The decision about how much support the child will receive is made by Southampton 0-25 Service Panel, based on the information provided by our staff and other relevant professionals.
How learning is planned and how parents can support learning is explained through:
- Home visits
- Introductory sessions
- Every Child a Talker (ECaT) noticeboards/leaflets
- Weekly newsletters
- Parent workshops
More detailed information for parents of SEND children is given through:
- Ongoing discussion
- Review meetings
- Meeting with SLT or other therapists
- Information and activity sheets
Parents are able to discuss progress with the child’s key person on a daily basis at drop off and pick up times. If necessary, a home/school book is used to communicate with parents/carers who do not have opportunities at drop off and pick up times.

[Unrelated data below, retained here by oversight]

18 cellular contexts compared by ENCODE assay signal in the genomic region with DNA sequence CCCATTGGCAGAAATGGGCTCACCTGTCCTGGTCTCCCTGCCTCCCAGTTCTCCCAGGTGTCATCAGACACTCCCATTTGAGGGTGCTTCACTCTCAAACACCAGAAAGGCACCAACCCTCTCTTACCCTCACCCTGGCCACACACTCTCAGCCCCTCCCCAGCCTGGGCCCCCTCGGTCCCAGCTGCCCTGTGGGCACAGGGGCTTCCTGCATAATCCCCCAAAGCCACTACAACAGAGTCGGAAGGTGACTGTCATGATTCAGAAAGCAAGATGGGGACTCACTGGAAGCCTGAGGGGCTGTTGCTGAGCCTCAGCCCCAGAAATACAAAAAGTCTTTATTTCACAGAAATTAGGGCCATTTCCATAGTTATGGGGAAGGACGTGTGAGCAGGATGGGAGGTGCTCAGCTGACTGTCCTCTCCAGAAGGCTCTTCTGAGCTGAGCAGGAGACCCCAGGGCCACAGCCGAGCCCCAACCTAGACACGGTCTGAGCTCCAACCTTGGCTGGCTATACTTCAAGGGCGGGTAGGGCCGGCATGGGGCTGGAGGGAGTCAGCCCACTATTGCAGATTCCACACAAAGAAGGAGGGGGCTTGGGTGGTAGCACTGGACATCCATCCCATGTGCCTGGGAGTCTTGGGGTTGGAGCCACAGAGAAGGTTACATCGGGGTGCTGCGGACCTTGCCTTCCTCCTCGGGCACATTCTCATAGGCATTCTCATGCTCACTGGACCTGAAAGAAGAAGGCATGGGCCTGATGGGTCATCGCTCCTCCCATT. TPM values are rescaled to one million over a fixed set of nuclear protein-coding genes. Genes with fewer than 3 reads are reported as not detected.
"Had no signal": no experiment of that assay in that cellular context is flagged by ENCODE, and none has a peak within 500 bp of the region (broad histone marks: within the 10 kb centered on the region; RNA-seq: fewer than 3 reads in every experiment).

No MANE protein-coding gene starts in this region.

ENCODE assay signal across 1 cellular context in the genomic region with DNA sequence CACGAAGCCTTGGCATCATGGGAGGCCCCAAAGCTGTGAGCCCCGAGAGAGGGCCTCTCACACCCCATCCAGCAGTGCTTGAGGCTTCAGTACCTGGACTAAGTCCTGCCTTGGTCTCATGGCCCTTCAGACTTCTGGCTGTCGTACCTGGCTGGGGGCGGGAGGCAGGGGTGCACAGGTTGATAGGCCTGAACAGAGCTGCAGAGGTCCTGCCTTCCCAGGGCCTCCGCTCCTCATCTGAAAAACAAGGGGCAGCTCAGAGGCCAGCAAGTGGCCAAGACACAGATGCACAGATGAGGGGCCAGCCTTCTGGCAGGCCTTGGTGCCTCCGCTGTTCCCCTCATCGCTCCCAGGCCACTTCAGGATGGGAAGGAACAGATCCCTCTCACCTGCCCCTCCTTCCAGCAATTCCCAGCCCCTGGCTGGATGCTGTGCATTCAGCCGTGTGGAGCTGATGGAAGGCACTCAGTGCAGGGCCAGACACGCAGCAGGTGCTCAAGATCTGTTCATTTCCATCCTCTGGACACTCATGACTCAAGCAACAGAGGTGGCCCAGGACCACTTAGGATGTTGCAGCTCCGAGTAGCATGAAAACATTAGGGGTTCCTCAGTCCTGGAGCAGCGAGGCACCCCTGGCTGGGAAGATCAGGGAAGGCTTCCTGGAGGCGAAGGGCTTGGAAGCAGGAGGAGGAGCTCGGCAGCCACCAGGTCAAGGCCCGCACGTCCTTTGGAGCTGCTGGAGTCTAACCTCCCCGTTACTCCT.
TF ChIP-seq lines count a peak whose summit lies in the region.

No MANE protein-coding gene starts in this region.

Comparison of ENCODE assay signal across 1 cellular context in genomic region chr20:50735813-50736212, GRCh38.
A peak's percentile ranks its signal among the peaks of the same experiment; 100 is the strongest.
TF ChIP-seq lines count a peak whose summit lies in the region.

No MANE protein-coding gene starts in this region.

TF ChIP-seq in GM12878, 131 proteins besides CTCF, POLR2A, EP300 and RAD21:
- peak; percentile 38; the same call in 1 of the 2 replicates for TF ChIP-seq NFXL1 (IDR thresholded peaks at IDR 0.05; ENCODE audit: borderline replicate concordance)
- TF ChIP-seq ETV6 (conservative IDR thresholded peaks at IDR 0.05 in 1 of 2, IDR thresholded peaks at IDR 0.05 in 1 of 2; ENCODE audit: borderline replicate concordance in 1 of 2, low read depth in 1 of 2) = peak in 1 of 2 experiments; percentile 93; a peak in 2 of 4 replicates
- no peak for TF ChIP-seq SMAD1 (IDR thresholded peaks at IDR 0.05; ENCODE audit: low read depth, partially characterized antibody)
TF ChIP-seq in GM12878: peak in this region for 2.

Various home based activities are encouraged through weekly newsletters. Resources and instructions for various activities may be sent home. These include:
• ‘Chatterboxes’ which have resources and ideas aimed at developing communication skills
• Teddy Bears that are taken home to join in with the family. Parents / carers can then put photos and comments onto ‘Tapestry’ and with their permission this can be shared with the child’s group
• Bi-lingual story packs, which have a story in the child’s home language and in English as well as resources aimed at learning vocabulary.
Parents can be involved in the setting by helping during the sessions as a volunteer or by attending information sharing events, workshops, festivals and community events.